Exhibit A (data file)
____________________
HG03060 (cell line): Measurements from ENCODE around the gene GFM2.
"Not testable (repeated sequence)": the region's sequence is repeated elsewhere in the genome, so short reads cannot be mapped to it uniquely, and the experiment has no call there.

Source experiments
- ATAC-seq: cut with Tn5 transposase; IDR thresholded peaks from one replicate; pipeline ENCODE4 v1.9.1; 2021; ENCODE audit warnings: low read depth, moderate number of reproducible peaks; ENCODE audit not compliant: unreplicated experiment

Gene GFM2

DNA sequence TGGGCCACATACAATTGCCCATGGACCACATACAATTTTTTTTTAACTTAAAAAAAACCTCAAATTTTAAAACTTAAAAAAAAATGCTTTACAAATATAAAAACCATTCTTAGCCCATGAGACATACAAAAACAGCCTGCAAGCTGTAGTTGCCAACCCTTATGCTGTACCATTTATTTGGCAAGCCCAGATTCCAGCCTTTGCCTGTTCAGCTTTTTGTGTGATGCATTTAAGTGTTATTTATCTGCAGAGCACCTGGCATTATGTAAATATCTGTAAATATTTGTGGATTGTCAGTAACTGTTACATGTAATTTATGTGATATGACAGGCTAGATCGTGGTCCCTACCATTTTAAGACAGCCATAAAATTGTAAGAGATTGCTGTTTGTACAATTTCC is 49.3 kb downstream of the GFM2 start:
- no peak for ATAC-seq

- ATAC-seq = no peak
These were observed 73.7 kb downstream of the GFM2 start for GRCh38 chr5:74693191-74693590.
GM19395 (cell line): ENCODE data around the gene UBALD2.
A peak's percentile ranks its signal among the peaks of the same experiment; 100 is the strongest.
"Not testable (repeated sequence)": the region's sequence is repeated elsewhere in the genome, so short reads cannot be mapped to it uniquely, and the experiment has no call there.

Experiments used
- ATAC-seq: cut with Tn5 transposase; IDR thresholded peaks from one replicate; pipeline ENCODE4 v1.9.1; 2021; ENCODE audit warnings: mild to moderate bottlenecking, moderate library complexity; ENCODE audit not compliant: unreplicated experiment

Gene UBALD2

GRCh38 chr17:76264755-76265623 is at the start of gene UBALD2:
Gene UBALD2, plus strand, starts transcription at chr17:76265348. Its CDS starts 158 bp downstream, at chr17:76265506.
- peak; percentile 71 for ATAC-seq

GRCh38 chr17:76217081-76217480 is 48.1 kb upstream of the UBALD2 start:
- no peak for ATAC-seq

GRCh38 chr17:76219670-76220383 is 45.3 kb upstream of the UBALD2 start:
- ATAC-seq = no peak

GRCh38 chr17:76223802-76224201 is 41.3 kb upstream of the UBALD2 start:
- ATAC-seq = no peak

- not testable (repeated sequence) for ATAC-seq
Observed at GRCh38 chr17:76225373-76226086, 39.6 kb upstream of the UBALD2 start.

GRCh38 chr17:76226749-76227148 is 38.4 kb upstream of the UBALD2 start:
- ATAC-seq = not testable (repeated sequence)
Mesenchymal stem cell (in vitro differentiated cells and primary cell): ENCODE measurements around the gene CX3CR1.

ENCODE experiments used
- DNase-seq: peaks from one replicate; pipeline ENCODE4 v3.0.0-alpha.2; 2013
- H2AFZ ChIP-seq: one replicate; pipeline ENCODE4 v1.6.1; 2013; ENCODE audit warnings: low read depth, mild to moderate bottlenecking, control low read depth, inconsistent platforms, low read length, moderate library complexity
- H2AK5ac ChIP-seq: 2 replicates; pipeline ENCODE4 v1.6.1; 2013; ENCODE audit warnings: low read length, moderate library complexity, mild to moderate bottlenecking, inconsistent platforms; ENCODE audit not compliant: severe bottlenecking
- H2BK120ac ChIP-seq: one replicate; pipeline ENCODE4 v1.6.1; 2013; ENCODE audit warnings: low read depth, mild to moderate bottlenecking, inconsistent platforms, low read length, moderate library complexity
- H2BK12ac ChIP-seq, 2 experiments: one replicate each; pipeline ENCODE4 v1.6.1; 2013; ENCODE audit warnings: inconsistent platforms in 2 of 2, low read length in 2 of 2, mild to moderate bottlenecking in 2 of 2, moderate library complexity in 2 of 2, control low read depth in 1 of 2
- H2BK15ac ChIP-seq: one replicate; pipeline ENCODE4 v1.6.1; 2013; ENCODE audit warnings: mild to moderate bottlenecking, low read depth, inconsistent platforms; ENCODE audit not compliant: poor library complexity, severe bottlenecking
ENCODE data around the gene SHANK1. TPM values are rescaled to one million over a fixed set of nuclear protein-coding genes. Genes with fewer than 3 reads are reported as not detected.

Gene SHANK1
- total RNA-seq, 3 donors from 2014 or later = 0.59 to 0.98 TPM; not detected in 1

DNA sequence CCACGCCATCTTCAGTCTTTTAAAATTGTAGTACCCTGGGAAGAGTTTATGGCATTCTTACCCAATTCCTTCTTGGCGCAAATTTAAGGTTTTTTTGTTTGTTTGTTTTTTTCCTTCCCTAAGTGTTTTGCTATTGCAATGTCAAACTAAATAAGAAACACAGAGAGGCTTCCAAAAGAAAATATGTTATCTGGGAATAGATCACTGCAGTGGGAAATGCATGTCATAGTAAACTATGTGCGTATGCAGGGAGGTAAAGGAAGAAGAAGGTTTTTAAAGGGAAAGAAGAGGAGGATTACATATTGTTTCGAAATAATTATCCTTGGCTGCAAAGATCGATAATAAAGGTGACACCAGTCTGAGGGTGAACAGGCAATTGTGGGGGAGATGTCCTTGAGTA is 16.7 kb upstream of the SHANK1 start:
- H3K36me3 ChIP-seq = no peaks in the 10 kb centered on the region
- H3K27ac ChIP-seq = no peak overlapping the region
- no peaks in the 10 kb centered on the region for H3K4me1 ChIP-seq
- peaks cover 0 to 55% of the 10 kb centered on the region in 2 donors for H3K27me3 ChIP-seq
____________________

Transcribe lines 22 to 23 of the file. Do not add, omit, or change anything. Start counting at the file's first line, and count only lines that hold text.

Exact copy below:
- ATAC-seq = no peak

GRCh38 chr17:76223802-76224201 is 41.3 kb upstream of the UBALD2 start: